She came to my book signing a few years ago and told me she was proud of me. She bought so many copies, and I found out later she sent one to my little sister when she was going through horrible crap in her own personal life. (By the way, a self-help book your big sister wrote is not an awesome gift to receive when your world is falling apart.) When Lindsey told me that I felt some of my own regret lift a little – one because I was not the only one to get well-intentioned if not particularly helpful advice from our grandma, and two because… damn, she’d thought I’d written something worth sharing.
I found a ceramic baby shoe marked with my name, birthday, and birth weight on her desk. She’d sat and wrote bills and organized events with this reminder of me beside her.
In closets and cupboards, on walls and in albums, I’ve come across hundreds and hundreds of pictures of me. Baby pictures, school pictures, pictures of me doing absolutely nothing more interesting than sitting in a chair and watching the world around me. Just as many pictures of me as of my sister and brother and cousins. And I know it’s stupid and petty and childish to even think about these things now as proof – to even be looking for proof – but I have to. I need it to be enough.
A remarkable thing happens when someone is dying, if you’re lucky. Family gathers together, to be with you and each other, and they begin to tell stories. And as the hours and days pass, the stories go further back and deeper beneath the surface. Sitting beside my grandmother’s bed at the hospice house the last week before she died, I learned something new from these stories: she worried about being enough.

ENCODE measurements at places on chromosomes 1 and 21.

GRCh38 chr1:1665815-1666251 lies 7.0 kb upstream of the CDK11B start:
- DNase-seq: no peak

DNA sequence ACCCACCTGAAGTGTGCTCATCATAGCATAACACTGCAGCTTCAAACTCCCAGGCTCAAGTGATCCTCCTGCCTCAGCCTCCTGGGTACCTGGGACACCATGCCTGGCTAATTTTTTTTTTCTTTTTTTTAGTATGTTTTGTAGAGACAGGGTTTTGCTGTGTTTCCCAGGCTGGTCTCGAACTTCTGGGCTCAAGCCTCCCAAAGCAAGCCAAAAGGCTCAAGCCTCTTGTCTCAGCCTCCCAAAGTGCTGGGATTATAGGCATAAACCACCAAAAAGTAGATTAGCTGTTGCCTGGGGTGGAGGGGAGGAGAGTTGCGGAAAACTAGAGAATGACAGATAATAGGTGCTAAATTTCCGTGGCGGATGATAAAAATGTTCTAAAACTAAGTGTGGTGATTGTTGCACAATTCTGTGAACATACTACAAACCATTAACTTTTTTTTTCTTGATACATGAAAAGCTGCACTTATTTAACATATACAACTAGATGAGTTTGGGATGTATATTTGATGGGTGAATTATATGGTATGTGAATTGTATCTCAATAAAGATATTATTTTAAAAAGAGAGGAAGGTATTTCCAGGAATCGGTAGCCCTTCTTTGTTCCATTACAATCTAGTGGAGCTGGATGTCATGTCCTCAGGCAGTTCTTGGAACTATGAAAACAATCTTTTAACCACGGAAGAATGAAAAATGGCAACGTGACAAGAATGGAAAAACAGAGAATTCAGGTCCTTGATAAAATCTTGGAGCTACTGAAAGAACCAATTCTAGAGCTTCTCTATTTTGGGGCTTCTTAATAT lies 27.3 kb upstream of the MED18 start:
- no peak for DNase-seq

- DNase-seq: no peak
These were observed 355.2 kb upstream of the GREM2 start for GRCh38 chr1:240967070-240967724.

We, her children and grandchildren, were shocked. Shocked to learn she worried, shocked to learn she doubted herself, shocked to imagine she didn’t know with absolute certainty how much she’d meant and given to everyone around her.
“It’s OK,” we’d whisper as the days went by and her breathing labored on. “You’ve done enough.”
I hope she knows now.
I hope she knows now what I could never seem to tell her: that she gave me a sense of home and belonging and security in a childhood where those things were often lacking. That I tried desperately in my early years of parenting to be just like her. That she and Papa are the example that my husband and I aspire to. That it is her example I’m following every time I volunteer to join a committee or show up to a fundraiser.
That I’m sorry.
That I loved her, always.
I hope she knows now, and that it’s enough. It has to be.